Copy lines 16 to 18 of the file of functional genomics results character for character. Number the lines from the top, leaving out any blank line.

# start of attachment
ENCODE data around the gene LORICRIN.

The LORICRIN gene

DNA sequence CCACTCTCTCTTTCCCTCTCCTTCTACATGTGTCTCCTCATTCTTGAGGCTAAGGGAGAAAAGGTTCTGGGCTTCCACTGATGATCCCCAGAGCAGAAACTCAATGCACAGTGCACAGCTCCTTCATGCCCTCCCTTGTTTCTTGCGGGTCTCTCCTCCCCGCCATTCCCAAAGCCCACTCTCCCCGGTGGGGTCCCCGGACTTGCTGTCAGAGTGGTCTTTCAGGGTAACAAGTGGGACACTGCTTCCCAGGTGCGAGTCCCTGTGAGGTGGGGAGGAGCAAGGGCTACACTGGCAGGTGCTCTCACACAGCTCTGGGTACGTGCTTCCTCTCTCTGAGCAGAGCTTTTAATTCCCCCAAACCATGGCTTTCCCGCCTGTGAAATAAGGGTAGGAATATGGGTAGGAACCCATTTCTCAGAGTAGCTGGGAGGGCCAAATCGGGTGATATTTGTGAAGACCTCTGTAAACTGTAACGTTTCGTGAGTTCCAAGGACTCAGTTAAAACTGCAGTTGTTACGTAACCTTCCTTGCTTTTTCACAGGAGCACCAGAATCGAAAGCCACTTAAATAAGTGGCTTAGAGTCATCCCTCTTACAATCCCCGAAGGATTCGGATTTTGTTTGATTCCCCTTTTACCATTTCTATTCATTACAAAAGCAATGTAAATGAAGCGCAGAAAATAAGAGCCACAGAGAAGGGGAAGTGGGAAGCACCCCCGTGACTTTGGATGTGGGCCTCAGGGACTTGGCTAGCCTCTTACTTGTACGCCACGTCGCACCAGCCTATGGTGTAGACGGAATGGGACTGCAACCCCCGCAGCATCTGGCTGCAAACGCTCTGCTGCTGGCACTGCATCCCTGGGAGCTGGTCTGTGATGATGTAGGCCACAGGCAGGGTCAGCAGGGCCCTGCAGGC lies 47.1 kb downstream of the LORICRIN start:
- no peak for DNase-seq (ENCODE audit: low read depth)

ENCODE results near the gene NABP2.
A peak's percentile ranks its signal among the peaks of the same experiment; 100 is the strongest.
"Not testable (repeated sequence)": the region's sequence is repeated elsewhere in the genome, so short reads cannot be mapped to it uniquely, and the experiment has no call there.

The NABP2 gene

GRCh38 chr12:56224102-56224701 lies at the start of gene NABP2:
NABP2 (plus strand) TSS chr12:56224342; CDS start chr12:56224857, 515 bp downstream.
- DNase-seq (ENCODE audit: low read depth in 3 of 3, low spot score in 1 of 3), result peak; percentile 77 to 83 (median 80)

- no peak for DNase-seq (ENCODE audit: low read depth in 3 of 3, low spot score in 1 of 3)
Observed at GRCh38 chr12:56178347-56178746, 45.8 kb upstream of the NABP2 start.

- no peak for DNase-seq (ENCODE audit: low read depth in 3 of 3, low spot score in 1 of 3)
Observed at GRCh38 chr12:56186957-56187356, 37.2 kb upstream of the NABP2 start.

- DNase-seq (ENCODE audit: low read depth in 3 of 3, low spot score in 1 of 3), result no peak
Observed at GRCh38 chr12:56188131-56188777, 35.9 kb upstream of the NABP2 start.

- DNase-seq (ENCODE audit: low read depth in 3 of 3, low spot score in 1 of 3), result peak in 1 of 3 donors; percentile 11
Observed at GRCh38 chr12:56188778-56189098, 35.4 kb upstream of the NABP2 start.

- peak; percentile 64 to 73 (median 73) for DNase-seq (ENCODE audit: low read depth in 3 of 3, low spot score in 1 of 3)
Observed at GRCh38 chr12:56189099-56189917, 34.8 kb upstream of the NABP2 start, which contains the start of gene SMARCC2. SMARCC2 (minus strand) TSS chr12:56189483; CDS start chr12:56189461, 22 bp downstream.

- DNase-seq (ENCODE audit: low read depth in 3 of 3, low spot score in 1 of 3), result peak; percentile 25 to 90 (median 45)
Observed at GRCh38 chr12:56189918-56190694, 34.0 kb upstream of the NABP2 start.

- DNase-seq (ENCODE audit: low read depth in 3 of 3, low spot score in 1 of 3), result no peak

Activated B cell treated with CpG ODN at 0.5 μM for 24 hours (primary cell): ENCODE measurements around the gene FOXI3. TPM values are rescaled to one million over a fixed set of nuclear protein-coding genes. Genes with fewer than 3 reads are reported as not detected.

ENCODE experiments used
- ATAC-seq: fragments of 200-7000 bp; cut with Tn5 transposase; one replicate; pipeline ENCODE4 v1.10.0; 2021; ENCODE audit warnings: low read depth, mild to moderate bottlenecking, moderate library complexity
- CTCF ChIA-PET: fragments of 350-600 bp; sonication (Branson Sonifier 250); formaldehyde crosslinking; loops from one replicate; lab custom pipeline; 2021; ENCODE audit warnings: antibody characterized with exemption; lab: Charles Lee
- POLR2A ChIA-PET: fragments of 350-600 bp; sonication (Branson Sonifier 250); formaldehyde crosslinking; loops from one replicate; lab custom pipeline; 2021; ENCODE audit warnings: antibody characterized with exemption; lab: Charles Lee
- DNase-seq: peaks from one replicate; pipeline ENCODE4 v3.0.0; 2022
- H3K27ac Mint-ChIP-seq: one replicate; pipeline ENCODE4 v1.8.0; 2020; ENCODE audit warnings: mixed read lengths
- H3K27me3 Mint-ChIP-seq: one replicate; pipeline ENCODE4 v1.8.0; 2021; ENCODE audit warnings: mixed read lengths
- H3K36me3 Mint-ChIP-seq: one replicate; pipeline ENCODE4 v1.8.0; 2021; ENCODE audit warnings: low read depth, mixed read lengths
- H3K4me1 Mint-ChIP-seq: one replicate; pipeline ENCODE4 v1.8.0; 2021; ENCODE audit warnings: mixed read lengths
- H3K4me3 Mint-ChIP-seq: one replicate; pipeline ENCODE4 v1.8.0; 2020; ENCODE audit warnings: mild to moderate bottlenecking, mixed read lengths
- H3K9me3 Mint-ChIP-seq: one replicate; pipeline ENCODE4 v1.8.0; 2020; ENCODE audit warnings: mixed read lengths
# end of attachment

- DNase-seq (ENCODE audit: low read depth in 3 of 3, low spot score in 1 of 3), result no peak
Observed at GRCh38 chr12:56188131-56188777, 35.9 kb upstream of the NABP2 start.

- DNase-seq (ENCODE audit: low read depth in 3 of 3, low spot score in 1 of 3), result peak in 1 of 3 donors; percentile 11